Comet Leonard: Where is it now and how can it be seen at its brightest?

Comet Leonard will be visiting this weekend (Image: Getty)

Keep watching the skies this weekend, as you could literally see a sight out of this world.

Comet C/2021 A1 – aka Leonard – will be a sight to behold for stargazers and it is predicted to be The brightest comet of 2021.

Leonard made an incredible 35,000-year journey through deep space to get to us and won’t return to our solar system for another 80,000 years (as long as it doesn’t get too close to the sun) .

It was discovered at the beginning of the year by Researcher Greg Leonard from Arizona’s Mount Lemmon Observatory.

But where is Leonard now, and when will he shine the most this weekend?

Where is comet Leonard now?

Comet Leonard has appeared in the sky since mid-December (Image: Dan Bartlett / NASA / JPL)

Leonard is traveling at an incredible 158,000 miles per hour, getting closer to Earth with every passing second.

At the time of writing, it is more than 36 million km from Earth as it passes through the constellation Serpens located near the celestial equator.

You can track Leonard’s progress in real time over

Leonard even has Twitter account with regular updates on its deep space journey – who knew outer space would offer such a good data package?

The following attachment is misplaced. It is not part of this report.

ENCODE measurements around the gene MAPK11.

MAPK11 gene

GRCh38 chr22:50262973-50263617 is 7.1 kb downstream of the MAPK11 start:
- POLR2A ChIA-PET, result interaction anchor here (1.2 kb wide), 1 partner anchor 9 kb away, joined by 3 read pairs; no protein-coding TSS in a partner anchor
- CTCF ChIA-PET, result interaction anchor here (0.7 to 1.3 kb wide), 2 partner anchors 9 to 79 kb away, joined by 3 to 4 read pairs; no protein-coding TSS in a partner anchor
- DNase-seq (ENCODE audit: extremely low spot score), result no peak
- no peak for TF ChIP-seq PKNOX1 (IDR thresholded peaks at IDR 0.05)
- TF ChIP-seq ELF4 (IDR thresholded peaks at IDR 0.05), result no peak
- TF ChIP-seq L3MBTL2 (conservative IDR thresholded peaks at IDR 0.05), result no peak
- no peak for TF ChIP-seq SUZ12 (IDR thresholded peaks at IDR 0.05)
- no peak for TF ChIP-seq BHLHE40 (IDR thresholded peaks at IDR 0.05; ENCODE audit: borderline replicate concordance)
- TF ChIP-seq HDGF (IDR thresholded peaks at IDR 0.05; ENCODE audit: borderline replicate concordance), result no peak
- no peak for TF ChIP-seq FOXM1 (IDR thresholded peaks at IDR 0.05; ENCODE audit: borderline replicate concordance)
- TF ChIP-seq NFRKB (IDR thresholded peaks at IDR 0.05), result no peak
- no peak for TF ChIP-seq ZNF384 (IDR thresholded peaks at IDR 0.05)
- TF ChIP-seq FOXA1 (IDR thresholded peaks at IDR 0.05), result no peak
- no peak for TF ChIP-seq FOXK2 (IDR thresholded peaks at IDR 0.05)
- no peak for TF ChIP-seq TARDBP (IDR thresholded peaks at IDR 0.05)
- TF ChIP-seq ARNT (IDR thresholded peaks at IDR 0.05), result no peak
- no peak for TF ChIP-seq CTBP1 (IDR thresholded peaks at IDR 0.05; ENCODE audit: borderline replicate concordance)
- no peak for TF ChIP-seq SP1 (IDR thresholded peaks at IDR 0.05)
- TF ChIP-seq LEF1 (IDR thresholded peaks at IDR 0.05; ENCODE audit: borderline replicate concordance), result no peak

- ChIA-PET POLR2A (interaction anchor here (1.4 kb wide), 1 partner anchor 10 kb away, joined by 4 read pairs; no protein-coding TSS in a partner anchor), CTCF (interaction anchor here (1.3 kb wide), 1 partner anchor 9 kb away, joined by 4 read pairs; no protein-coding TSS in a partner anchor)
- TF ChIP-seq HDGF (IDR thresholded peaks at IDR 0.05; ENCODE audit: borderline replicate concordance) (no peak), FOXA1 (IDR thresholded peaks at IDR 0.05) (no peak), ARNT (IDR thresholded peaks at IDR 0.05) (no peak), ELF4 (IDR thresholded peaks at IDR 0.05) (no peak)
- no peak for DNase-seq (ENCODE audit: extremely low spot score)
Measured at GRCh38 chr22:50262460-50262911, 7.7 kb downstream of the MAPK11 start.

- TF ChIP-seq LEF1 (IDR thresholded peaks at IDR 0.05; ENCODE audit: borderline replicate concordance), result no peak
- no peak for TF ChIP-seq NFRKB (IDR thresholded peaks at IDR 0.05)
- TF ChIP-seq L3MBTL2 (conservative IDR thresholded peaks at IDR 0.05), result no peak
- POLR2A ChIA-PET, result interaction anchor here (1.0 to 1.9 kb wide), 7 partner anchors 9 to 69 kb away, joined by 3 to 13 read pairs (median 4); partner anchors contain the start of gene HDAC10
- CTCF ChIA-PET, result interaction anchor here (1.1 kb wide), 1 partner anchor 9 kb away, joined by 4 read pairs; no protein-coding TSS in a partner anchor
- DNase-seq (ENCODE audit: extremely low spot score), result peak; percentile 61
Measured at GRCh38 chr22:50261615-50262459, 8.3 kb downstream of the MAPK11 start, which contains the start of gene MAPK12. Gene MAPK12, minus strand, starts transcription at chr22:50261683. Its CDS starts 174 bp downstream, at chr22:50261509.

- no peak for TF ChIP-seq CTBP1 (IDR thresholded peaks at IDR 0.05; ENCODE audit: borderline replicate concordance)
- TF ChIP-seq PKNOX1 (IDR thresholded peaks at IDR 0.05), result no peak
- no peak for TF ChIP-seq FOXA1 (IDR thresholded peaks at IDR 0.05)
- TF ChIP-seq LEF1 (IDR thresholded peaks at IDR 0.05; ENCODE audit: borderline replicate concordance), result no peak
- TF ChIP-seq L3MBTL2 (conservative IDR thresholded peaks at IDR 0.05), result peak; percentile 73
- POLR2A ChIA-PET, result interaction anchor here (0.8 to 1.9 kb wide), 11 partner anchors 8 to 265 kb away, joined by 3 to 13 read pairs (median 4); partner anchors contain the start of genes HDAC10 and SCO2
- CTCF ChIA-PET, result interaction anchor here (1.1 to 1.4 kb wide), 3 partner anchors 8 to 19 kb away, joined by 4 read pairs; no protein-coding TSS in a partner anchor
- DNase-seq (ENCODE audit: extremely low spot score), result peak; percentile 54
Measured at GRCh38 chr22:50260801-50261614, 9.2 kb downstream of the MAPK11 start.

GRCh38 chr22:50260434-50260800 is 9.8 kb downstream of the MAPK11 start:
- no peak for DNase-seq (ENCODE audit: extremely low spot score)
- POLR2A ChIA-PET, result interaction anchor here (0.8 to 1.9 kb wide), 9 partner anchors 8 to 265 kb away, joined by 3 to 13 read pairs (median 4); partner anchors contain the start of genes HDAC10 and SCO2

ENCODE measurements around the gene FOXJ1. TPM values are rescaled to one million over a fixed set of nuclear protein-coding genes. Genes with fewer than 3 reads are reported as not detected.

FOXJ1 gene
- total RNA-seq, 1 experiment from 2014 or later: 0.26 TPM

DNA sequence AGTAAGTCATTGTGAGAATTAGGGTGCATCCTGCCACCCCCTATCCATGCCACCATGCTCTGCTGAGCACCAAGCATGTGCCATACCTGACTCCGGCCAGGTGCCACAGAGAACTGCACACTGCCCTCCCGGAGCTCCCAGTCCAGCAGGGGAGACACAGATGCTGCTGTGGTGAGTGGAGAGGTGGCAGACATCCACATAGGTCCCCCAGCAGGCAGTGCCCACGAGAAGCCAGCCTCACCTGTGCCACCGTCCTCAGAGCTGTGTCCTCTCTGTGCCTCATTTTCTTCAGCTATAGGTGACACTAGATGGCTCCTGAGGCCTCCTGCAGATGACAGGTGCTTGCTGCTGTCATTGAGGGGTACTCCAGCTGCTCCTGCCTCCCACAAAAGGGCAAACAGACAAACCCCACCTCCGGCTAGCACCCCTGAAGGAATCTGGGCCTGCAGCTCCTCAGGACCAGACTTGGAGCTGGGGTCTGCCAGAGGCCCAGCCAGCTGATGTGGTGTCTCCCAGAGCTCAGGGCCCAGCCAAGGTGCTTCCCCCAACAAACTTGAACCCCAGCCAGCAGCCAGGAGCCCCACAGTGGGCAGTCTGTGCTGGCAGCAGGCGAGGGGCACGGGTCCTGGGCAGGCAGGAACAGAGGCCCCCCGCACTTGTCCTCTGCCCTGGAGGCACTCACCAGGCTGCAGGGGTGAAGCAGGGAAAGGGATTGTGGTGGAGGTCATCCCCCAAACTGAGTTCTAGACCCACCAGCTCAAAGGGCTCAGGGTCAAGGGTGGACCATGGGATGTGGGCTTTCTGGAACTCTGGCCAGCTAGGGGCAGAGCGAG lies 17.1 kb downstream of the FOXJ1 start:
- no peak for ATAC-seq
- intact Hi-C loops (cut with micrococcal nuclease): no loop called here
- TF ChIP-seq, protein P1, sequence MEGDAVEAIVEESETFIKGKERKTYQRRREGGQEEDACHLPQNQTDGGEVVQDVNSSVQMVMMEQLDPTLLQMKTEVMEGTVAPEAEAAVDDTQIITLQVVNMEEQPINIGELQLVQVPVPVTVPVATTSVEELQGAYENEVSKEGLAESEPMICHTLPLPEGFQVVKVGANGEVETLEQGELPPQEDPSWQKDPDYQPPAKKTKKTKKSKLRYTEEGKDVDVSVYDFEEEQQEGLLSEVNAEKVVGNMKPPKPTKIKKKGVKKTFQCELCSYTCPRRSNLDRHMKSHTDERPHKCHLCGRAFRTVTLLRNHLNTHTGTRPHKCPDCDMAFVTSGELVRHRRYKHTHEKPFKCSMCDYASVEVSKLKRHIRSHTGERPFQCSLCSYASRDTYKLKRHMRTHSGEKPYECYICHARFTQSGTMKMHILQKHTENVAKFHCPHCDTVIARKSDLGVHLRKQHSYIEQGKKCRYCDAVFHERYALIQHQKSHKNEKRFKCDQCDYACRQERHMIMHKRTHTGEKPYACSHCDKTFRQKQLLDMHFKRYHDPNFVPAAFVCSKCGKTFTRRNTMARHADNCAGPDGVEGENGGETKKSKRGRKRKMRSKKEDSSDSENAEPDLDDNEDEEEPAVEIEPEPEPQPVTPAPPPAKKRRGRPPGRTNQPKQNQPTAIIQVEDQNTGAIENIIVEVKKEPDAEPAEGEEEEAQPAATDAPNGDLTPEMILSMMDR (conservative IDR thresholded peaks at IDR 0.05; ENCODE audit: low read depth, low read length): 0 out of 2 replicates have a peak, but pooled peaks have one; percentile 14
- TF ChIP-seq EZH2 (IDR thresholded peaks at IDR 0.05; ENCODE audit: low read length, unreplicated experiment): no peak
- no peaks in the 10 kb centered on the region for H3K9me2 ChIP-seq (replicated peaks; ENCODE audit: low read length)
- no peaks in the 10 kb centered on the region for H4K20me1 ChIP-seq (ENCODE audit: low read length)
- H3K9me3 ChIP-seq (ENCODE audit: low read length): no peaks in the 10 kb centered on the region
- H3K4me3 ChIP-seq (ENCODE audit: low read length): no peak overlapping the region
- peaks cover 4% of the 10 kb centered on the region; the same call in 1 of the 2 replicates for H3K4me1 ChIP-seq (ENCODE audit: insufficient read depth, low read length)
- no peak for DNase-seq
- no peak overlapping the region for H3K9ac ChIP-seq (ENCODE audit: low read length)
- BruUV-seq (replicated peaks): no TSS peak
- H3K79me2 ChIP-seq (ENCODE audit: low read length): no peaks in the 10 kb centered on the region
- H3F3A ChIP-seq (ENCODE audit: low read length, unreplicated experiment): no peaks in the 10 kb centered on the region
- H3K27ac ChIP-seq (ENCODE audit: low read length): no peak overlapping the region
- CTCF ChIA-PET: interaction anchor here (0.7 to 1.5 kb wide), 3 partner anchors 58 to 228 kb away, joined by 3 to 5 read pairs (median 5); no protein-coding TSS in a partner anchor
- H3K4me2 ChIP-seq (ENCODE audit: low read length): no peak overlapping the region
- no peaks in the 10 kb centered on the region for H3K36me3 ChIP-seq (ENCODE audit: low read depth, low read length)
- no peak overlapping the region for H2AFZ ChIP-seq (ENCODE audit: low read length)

How to see Comet Leonard at its brightest point

Leonard will be at its closest point to Earth on December 12, where it will be about 34.4 million kilometers away, and will be at its brightest in the early evening hours.

While many Earthlings were able to see Leonard, sadly for UK stargazers, it was not expected to be seen, due to the country’s very low position on the eastern horizon before Twilight.

Those in North America and the Southern Hemisphere will have a much better chance of seeing Leonard (Image: Getty)

Stargazers tracking in North America and the Southern Hemisphere will have better luck and may begin looking for comets above the horizon after sunset.

The best way to try and catch a glimpse of Leonard is with a telescope or a pair of binoculars when the sky is clear and in a place with little light pollution.

After passing Earth, Comet Leonard will pass by Venus on December 18, coming closer to the planet than any previously recorded comet, to within 4 million km.

It will then make its closest approach to the Sun on January 3.

If it survives the heat and radiation of the sun, it is expected to exit the solar system and not oscillate again for another 80,000 years – give or take a little.

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Huynh Nguyen

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